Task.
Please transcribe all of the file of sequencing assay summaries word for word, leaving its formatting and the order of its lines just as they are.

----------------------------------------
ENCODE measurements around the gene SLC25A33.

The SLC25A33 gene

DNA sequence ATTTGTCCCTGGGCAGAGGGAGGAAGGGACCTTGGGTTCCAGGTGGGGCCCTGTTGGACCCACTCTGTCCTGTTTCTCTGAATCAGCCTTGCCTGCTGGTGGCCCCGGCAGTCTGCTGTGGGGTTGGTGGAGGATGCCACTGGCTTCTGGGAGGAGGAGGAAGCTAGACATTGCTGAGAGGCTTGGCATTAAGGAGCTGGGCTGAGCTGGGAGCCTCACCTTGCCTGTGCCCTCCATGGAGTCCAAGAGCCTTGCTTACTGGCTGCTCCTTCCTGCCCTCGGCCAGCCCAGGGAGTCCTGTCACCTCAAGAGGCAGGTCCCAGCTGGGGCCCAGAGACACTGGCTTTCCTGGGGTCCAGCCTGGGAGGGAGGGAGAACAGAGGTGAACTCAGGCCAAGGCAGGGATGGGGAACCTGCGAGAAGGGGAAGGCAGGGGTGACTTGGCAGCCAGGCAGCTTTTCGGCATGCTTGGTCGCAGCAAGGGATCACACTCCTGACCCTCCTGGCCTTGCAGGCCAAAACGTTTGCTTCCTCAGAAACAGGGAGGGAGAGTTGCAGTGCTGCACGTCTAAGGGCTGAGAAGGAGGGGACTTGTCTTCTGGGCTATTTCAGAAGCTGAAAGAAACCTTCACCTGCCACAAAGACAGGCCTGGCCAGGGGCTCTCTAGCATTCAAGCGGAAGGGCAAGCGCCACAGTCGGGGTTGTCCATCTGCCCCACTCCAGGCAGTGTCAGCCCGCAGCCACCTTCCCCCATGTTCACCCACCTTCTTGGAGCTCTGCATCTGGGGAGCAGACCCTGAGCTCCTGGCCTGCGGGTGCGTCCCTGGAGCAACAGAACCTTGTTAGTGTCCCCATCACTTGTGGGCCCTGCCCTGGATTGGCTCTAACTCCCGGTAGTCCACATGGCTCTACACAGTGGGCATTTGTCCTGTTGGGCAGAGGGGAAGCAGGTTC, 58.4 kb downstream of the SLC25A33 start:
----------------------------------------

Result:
ENCODE measurements around the gene SLC25A33.

The SLC25A33 gene

DNA sequence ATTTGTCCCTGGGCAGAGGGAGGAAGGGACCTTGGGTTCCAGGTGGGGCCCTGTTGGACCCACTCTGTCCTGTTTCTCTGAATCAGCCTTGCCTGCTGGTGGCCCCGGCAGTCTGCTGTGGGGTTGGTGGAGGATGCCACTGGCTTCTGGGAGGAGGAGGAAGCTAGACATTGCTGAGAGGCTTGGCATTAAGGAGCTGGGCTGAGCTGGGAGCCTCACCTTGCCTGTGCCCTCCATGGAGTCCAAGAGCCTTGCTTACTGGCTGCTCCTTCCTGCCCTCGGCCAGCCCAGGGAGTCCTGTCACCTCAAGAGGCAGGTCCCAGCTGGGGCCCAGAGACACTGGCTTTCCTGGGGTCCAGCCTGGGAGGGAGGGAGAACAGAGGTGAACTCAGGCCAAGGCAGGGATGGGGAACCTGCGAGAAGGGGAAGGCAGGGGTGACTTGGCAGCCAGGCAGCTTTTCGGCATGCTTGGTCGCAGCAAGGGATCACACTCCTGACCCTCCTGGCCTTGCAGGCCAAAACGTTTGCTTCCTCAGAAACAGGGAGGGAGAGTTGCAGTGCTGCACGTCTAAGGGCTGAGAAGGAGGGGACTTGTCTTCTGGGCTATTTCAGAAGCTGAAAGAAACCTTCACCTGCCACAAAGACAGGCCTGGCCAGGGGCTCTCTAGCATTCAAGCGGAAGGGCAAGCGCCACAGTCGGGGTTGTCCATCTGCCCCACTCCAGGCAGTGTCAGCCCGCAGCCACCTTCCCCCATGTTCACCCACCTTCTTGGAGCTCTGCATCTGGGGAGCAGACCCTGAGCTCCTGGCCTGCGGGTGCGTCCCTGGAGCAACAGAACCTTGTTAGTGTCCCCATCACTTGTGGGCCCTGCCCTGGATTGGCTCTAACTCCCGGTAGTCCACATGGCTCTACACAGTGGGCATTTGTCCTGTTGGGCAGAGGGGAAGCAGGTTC, 58.4 kb downstream of the SLC25A33 start: